11. That confidence really is something akin to magic
It is that shield that protects us from unnecessarily harsh criticism, and that voice that whispers in our ears to take that nutty risk of asking that cute stranger out. And confidence, which stems from somewhere deep within yourself, is more interesting and attractive than looks or status or money or anything else.
12. The importance of memories
As you begin to receive invitations to marriages and baby showers and high school reunions, you’ll want to find ways to commemorate how far you and your friends and family have come. Whether you use Facebook albums, Instagram #throwbackthursdays, or picture frames, having little ways to look back on the good times is often enough to remind you to take pride in the growth that can happen in a few months’ or years.
13. The quiet beauty that exists when you spend time alone with yourself
Unplug with a favorite book or take yourself out to a quiet, early-morning breakfast at your favorite coffee shop before work. Sit with yourself, and tune in to how you’re feeling. Bring a journal along if you want. Listening not only to what you’re thinking but how you’re feeling is one of the things we don’t take enough time for.
14. The little details that make other people irreplaceable in your life
One friend may be the one you run to when you’re dealing with a particularly painful bout of heartbreak, and another may be the one on whom you rely when you need major motivation to hit the gym. Whatever their uses, large or small, they grab your hand, and pull you along when life gets tricky. And though you may not know it, you pull them along, too.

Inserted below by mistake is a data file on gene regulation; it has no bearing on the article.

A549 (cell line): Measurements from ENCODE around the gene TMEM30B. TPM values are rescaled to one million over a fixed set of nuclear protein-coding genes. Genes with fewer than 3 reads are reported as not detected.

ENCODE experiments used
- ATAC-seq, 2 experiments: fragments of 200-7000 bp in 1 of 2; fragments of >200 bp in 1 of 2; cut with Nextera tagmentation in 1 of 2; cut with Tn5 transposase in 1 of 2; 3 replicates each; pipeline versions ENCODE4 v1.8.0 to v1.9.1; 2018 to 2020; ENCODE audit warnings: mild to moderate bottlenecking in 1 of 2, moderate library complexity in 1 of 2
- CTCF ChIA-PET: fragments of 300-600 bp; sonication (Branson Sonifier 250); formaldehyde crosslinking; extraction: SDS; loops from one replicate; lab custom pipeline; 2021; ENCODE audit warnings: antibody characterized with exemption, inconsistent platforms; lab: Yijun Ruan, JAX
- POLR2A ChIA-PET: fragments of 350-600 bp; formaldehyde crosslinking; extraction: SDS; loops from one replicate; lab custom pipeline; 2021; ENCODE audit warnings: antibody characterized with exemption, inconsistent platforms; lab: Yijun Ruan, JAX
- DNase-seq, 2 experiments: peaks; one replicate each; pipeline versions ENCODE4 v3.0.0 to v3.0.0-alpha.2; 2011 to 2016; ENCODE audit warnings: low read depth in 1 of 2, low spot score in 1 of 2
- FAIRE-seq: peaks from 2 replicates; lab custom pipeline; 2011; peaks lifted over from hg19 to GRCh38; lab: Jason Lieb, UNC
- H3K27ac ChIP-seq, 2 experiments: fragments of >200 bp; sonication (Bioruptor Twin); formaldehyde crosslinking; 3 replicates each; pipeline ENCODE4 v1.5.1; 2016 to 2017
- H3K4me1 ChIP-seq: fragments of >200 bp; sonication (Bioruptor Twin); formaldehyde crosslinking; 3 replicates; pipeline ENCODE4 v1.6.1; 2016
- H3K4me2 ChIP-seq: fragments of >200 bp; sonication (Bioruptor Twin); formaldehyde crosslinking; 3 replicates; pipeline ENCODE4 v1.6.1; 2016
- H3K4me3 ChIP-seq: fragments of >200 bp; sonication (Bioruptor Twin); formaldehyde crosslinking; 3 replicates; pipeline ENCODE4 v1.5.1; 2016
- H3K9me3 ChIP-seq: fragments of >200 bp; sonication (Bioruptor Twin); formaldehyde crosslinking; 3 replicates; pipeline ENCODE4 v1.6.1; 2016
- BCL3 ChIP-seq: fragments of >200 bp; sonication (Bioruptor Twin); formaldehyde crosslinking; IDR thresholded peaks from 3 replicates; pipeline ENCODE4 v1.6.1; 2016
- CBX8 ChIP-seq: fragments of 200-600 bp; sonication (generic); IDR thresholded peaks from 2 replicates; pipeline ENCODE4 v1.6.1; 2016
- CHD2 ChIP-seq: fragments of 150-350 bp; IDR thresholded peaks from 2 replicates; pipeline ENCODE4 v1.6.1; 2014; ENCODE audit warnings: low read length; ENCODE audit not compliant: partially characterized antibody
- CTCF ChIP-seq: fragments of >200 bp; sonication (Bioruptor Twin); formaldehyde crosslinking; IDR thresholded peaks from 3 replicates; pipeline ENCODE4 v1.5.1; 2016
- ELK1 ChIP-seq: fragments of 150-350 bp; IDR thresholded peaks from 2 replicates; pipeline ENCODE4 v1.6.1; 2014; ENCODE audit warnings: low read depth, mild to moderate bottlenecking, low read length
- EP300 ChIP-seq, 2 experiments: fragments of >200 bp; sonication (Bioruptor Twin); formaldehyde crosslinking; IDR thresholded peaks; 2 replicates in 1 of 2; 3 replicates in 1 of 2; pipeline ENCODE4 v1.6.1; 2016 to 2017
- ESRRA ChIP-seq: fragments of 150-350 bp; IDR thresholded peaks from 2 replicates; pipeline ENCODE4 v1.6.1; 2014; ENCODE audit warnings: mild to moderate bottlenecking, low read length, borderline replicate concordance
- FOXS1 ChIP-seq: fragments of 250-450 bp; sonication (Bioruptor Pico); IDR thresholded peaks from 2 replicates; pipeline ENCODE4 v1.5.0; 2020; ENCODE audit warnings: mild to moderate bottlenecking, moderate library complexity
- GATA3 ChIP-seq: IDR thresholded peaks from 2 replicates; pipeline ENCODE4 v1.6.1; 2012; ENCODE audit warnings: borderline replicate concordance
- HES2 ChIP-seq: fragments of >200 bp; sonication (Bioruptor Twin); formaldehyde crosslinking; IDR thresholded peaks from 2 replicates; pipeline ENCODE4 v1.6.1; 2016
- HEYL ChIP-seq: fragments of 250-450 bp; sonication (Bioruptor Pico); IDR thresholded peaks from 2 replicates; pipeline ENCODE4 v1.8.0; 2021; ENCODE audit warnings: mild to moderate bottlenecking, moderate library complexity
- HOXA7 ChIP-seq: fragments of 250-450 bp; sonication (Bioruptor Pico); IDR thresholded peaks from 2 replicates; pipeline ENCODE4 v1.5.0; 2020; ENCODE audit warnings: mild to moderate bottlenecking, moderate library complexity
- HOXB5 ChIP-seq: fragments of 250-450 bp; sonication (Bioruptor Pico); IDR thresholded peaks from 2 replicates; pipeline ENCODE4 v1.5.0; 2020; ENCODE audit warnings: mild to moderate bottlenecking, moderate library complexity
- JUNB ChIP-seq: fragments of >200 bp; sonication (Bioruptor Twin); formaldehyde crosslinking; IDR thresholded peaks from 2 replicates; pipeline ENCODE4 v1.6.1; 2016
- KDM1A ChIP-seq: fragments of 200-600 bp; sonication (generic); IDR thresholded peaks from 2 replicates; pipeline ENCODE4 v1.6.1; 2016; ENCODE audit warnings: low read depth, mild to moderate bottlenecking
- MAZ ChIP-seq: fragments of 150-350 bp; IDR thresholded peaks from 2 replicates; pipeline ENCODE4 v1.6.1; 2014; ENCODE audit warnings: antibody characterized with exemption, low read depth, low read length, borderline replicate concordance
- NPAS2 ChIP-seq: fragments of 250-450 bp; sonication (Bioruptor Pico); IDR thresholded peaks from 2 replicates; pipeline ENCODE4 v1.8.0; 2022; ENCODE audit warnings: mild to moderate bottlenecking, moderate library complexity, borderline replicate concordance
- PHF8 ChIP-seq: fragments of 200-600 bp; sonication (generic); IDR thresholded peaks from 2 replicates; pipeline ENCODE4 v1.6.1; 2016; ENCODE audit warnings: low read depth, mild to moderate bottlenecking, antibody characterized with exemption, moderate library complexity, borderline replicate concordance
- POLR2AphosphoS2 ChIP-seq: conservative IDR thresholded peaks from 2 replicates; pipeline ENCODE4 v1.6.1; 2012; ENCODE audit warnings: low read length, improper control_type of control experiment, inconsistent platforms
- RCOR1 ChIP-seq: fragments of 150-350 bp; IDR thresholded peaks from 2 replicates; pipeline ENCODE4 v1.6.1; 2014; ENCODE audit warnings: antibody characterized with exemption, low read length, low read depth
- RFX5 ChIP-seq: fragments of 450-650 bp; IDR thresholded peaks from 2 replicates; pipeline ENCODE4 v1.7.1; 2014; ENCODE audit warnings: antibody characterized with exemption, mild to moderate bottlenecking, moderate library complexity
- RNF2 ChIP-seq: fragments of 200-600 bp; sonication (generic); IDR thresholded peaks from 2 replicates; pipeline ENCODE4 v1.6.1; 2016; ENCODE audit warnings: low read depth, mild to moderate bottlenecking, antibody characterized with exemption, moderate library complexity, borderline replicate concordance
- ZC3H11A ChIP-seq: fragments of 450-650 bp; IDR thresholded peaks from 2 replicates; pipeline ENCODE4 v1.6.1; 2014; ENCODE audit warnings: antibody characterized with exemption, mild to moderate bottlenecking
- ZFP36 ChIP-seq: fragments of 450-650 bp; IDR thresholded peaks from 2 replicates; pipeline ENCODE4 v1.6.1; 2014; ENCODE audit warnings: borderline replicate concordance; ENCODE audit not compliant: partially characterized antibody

15. That faking it until you make it is a real life strategy
Often, we launch ourselves into things without knowing where we’ll land or what will happen in the aftermath. We do things not because we already know how to do them, but because one of the only ways to learn to do something well is to just try anyway. Have a plan, but adjust it as you go. Think on your feet. Adapt to crazy situations. If you believe in yourself, even if you don’t know what you’ve gotten yourself into, you’ll be able to come out on the other side in one piece.
16. Sometimes, the difference between wanting something and having it is simply just asking
It may seem like a cheap ploy, and we should strive for doing things on our own if we can, but every once in a while, you need to ask for help. There’s no shame in that. And most people who are in positions to help you will want to help you. They want to help those who prove that they’re not only brave, and modest enough to ask for help when they realize they need it, but who are willing to use that help as stepping stones as they continue to do incredible work.
17. How to find the good in other people
The big, bad real world really isn’t all that scary once you’re in it, largely in part to the people we meet along the way. There are good people in this world, whether they’re strangers or just friends we have yet to make. Inherent goodness exists in other people; it’s always there. You just have to dig a little deeper, and ask the right questions, and keep an open mind.
Throughout your life, there will be no point at which you aren’t discovering and rediscovering new things: people and places that you like, dislike, care about, and love. You will learn what your opinions are, and you will learn how to stand by those beliefs. You will also learn how it feels to change those opinions, but you will know that that’s okay. Ideas evolve. Old beliefs crumble. And at the end of the day, all you have left is yourself.